4-6 hours
yields 12-14 pints, or 6-7 quarts
I prefer to put up a simple sauce, and add flavorings, herbs or mushrooms as I use it. I'll state this recipe in half-bushels, which is the standard "big bag" at my local farmers market. One half-bushel (25 pounds) oblong (Roma) paste variety tomatoes yields 12-14 pint (16-oz) jars, or 6-7 quarts.I have a small household; I put mine up in pint jars.
  • ½ bushel (about 25 pounds) ripe plum tomatoes
  • 1 pound onions, finely diced
  • 4 cloves garlic, peeled and minced
  • ½ teaspoon salt
  • ¼ teaspoon citric acid
  • 1 teaspoon salt
  • ½ teaspoon citric acid

A note on equipment to make tomato sauce in quantity: I use the fruit strainer attachment with my KitchenAid stand mixer, but you could use a hand-crank version, as I did for many years. If you use a hand-crank model, recruit a strong young helper, and bribe him/her with jars of finished sauce.

prepare tomatoes

Look for paste tomatoes; it’s important that you find tomatoes as meaty as possible. Wash the tomatoes to get dirt and debris off the outside, and checking each one for blemishes or moldy spots. Soft or split tomatoes are fine to use, but cut out any black or spoiled spots. Cut the tomatoes lengthwise in quarters, as they’ll fit through the strainer better.

squeeze and strain tomatoes

Follow the directions for your specific strainer. You’ll want the squeezings (the remains) to be as dry as possible. I put them back through the strainer once or even twice, to extract the most pulp that I possibly can. At my house the seeds and skins go into the compost pile, though Joel MacCharles at wellpreserved.ca likes to dehydrate them and use the resulting tomato powder as a seasoning.

cook tomatoes

tomato sauce in potPut all the tomato pulp with the onions and garlic in a wide pot, and begin cooking it. Bring it to a full boil, and then reduce the heat to a simmer, stirring occasionally, until the sauce is reduced by at least half. This can take hours, depending on the size of your pot. A wide pan is much much better for this – greater surface area will reduce the sauce more quickly. You’ll get better flavor from a slow simmer than from a violent boil.

Browning 2 burner stoveIn the summer of 2014, we cooked the tomatoes outside, only using the stove in the kitchen to seal the jars. We used a Browning stove with 2 30,000 BTU burners, and were able to keep two big 20-quart pots bubbling at once. It kept the mess (wash, cut, squish, AND cook) in one place, where the crew could switch jobs, chat, share jokes and stories, and laugh at the confused squirrels who hoped for handouts.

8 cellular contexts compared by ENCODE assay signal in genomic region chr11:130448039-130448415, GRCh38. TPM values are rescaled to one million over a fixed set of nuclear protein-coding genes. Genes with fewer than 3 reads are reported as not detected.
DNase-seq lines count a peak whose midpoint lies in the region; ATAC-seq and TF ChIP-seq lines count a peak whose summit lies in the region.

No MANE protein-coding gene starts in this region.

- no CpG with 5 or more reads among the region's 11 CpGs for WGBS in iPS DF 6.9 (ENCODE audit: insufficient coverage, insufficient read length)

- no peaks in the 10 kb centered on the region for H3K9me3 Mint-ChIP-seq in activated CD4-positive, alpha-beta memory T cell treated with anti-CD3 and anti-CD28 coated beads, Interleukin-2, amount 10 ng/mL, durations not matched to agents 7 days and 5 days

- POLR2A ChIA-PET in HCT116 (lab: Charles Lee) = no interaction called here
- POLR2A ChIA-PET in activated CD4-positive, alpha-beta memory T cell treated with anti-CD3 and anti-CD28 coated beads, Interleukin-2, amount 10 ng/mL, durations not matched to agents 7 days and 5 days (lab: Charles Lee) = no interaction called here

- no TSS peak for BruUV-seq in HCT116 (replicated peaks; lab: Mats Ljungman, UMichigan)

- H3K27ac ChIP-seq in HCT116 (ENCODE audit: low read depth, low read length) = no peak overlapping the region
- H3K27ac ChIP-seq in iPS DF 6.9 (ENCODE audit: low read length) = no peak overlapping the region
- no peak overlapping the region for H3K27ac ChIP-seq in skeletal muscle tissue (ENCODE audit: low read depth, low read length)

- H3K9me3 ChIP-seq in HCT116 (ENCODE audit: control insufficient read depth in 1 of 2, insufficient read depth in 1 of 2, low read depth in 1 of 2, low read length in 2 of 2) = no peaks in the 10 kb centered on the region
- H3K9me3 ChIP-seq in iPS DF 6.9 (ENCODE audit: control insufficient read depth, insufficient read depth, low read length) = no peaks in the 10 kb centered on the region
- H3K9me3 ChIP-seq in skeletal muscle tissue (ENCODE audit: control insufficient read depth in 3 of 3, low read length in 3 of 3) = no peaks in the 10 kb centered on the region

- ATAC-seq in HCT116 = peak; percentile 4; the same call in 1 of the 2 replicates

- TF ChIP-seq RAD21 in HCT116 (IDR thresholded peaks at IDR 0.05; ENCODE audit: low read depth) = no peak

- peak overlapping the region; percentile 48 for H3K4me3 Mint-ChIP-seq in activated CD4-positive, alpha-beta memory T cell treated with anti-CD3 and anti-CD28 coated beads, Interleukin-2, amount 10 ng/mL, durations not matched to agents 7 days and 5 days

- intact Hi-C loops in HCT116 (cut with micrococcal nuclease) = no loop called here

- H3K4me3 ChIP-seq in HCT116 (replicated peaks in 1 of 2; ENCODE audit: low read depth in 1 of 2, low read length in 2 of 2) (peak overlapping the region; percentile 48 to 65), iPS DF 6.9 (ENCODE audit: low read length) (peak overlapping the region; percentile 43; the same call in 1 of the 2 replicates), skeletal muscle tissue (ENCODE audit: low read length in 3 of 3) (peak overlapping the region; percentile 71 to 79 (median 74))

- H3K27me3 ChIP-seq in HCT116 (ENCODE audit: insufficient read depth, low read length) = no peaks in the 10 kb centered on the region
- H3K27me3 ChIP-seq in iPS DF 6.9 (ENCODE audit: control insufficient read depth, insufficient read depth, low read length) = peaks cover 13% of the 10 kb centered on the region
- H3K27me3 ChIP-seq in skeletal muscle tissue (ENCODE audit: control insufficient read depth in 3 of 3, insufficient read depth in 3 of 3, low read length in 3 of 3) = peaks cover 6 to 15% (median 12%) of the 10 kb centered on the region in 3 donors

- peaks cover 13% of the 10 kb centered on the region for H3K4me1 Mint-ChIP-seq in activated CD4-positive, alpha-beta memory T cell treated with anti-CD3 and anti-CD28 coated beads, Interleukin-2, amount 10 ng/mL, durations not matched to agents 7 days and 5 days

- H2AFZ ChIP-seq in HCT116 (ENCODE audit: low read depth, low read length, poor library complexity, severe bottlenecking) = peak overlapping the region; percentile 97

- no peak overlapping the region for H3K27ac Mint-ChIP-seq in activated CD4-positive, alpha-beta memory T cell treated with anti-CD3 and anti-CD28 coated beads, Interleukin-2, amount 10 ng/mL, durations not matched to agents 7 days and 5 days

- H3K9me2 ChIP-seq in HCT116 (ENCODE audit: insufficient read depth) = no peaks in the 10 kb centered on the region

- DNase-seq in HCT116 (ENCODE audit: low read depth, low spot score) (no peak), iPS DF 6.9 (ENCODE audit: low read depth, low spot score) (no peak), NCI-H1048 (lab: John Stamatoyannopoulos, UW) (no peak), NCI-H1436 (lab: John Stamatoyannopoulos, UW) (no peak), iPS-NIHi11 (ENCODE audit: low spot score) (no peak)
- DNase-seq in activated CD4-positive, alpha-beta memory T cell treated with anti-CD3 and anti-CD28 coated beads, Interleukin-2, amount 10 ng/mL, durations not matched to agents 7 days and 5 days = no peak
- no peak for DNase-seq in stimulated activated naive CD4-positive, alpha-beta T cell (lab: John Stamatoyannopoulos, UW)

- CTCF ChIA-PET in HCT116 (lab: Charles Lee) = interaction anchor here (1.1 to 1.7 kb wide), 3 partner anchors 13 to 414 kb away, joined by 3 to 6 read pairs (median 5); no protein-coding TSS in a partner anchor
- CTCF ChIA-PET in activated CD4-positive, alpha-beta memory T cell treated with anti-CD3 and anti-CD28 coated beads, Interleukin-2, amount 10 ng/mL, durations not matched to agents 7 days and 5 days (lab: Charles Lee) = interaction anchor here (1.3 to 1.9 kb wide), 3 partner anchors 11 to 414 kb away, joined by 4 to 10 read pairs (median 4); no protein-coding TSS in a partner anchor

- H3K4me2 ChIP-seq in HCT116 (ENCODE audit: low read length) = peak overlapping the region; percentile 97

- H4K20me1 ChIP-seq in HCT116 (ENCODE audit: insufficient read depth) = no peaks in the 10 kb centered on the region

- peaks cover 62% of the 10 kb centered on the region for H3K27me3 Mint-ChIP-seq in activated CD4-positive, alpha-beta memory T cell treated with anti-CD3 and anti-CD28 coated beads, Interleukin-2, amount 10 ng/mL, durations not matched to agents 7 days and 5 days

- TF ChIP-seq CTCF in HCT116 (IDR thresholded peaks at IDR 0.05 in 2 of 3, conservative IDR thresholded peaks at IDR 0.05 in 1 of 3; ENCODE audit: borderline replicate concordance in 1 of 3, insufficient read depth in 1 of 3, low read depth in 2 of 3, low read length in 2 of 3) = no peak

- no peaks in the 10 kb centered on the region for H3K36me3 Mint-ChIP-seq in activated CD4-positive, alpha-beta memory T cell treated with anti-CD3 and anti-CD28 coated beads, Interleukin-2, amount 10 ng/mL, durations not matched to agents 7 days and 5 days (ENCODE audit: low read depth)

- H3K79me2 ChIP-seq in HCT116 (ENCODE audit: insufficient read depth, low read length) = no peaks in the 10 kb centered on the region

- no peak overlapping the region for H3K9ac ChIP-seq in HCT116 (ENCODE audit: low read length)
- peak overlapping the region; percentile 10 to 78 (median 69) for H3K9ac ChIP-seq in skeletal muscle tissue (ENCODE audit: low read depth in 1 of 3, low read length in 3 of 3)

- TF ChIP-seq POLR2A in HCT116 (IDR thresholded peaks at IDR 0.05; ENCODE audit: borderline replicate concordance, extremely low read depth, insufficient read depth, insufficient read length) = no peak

prepare jars and lids

As always, have your jars clean and hot. If you’re going to put hot sauce in jars, then the jars in hot water, you need hot jars! Thermal shock can crack glass, and your work is wasted. If you are using the new “made in USA” lids, do not heat them. Add the appropriate amount of salt and citric acid to each jar.

fill and seal jars

Ladle the sauce into the prepared jars, leaving ½ inch headspace. Release any air bubbles trapped by sauce. Wipe rims clean, cap and screw on jar bands. Process in a boiling water bath: 35 minutes for PINT jars, and 45 minutes for QUART jars.

When the time is up, turn off the heat, remove the canner lid, and let the jars rest, still in the water, for 5 minutes. Remove jars, place on a towel-lined counter, and set them aside for 24 hours. After that time, remove the bands, check the seals, label, and store the jars in a cool dark place for up to a year.

about safe canning

It’s critically important to balance the quantity of low-acid vegetables with added acid, in this case powdered citric acid, which is easily available where you can buy canning jars and other equipment. The tomato sauce must be acidic enough to be safely processed in a boiling-water canning method. Do not increase the onions and garlic; do not add other vegetables; do not add oil. Feel free to seek out reputable sites for more information and recipes – I have a list you might like to start with on my Canning Information page.


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